North Korea reactor shut says IAEA
Seoul, July 16, 2007
UN nuclear inspectors verified the shut down of North Korea's reactor, confirming the most significant move to curb the North's atomic ambitions in years, but more remains to be done, the head of the IAEA said on Monday.
North Korea said over the weekend it had shut its Soviet-era Yongbyon nuclear reactor, which provides the secretive state with material for arms-grade plutonium, around the time it received the first shipment of 6,200 tonnes of oil provided by Seoul as part of an aid-for-disarmament deal.
'The reactor has been shut down,' International Atomic Energy Agency director Mohamed ElBaradei told reporters in Bangkok. 'We have verified the shutdown of the reactor.'
The next step will be to verify that North Korea has shut other key facilities at Yongbyon, located about 100 km (60 miles) north of Pyongyang -- which include a plant to make plutonium.
'It's a very important step that we are taking this week, but it's a long way to go,' ElBaradei told reporters in Bangkok. He has said it will take IAEA personnel, who arrived in North Korea on Saturday, about a month to install seals and monitoring equipment to make sure Pyongyang keeps the reactor closed.
South Korea sent a second batch of 7,500 tonnes of oil to energy-starved North Korea on Monday, a Unification Ministry official said.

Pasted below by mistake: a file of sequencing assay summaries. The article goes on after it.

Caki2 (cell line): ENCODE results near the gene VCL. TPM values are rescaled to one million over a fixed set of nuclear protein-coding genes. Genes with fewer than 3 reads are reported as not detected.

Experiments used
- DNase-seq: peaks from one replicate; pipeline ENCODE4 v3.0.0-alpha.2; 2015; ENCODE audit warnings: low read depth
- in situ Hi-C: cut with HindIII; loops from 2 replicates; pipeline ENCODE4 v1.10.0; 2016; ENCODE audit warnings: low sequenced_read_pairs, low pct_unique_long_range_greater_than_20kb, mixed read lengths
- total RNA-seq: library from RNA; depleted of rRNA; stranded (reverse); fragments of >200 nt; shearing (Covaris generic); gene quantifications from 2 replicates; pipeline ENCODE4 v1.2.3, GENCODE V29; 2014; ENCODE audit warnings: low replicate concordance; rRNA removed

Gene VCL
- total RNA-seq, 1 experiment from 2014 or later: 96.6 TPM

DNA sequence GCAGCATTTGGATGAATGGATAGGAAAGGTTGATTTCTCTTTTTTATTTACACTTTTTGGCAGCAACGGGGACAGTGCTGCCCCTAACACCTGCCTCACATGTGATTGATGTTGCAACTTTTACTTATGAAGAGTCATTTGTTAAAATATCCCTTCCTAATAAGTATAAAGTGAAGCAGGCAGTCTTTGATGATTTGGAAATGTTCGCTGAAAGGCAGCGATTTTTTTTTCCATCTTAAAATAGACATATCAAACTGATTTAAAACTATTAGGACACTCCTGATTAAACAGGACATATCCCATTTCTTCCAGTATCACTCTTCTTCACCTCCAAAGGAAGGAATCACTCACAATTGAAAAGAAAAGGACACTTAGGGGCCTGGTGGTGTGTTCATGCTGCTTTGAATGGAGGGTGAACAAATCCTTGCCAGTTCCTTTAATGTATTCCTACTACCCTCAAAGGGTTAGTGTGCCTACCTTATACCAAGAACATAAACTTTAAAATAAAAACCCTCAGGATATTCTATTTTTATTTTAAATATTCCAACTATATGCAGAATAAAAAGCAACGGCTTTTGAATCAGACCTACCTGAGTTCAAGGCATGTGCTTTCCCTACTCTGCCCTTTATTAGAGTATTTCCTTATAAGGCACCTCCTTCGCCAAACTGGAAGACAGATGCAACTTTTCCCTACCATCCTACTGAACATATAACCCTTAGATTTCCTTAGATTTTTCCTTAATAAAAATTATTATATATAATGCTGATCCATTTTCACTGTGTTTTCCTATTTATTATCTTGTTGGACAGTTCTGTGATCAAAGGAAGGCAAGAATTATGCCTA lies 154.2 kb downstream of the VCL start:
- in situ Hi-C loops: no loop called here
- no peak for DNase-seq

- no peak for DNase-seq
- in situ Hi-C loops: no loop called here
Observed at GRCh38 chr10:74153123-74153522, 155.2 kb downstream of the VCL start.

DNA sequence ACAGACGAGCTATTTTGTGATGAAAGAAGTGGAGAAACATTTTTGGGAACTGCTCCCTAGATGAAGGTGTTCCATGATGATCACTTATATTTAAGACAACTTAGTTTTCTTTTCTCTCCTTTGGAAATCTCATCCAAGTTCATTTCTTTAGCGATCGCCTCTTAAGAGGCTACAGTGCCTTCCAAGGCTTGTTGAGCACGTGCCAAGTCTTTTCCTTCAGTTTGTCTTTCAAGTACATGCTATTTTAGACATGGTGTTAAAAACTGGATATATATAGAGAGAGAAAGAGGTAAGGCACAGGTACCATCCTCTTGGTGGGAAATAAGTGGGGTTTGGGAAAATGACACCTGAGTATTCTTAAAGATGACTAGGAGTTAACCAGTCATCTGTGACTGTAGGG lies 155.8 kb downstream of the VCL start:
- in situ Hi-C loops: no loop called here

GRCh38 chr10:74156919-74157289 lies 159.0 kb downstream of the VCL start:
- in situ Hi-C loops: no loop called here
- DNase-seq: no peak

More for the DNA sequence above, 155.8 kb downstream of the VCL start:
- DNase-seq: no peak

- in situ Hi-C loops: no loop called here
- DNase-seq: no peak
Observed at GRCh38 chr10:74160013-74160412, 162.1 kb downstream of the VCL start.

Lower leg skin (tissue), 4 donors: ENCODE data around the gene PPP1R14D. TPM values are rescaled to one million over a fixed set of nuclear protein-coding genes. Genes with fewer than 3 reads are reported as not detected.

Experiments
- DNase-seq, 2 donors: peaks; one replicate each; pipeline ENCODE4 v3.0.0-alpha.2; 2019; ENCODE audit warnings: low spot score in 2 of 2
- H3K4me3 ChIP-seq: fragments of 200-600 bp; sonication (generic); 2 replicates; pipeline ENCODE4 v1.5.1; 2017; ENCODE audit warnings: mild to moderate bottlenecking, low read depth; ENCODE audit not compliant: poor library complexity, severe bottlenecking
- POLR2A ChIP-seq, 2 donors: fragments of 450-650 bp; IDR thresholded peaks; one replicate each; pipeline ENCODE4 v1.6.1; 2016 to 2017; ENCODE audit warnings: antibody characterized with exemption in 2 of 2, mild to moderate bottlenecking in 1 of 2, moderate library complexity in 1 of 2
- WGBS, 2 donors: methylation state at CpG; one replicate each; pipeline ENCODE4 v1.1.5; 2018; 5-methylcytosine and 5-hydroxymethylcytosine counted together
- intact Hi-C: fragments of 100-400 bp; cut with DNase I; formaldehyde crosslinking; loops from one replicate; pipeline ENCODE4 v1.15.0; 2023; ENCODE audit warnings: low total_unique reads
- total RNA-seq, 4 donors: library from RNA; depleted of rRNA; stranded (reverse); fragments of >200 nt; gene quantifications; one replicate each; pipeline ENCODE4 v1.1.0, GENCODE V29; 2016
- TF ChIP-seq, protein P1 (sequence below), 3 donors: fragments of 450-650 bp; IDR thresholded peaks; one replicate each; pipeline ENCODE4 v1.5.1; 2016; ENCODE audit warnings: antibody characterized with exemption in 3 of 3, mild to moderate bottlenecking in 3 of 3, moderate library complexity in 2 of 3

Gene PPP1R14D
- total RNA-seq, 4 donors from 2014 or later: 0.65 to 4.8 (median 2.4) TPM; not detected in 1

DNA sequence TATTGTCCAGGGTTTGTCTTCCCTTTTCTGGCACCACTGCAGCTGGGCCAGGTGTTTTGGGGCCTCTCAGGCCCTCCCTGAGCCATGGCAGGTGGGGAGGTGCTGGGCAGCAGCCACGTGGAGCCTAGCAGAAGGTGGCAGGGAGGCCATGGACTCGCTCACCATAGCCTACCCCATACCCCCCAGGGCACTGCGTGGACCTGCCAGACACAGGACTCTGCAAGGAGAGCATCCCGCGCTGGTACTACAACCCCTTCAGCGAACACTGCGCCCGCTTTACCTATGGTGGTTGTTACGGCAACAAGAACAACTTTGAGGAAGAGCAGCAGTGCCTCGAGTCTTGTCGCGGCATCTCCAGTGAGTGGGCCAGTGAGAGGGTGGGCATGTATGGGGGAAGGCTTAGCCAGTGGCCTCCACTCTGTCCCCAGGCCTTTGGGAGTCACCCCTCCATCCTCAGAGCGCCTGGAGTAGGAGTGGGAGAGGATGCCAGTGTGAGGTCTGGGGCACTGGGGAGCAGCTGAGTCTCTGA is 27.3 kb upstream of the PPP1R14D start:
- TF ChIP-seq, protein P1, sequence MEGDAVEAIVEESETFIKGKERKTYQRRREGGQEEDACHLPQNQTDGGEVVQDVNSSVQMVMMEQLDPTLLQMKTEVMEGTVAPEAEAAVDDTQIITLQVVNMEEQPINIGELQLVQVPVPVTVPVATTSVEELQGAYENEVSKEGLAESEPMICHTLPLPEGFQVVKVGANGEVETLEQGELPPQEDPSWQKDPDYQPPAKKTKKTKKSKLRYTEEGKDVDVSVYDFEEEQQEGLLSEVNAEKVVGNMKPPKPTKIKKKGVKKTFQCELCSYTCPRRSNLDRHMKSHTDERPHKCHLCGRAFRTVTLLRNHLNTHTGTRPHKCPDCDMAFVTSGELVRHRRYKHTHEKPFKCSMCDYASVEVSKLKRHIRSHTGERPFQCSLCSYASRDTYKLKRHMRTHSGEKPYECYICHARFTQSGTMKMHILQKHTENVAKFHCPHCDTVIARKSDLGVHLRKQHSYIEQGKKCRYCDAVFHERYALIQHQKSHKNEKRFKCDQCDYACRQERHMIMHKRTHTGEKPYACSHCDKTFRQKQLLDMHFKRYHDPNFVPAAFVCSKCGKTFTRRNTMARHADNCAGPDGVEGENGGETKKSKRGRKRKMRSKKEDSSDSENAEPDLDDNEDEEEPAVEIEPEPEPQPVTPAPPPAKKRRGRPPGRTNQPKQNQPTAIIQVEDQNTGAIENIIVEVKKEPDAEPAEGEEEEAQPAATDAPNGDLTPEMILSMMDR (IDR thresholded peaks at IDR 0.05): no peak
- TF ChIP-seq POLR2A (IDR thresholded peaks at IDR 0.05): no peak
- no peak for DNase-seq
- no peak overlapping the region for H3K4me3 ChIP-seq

A provision of 50,000 tonnes of oil from the South is part of a Feb. 13 deal reached among the two Koreas, the United States, Japan, Russia and China on first suspending the operation of the North's nuclear facilities and then disabling them.
The impoverished North will receive an additional 950,000 tonnes of oil, security assurances and be better able to conduct international trade if it completely scraps its nuclear arms programme -- considered one of Asia's biggest security threats.
'With complete denuclearisation, everything is going to be possible,' said Christopher Hill, the chief US envoy to the nuclear talks.
Hill, in Seoul prior to heading to Beijing, called on the North to disable Yongbyon and provide a complete inventory of its atomic arms programme.
'I certainly have to anticipate that there will be problems in the future because I never thought it would take until July to get this first step done,' Hill told reporters. The six-way talks are set to resume on Wednesday in Beijing to map out the next phase of ending the nuclear programme.
In 1994, North Korea froze the Yongbyon reactor in exchange for energy aid. In late 2002, the United States accused Pyongyang of violating that deal by having a secret programme to enrich uranium for weapons.
In December 2002, North Korea said it was restarting the Yongbyon reactor. It disabled IAEA surveillance devices and expelled their inspectors. - Reuters
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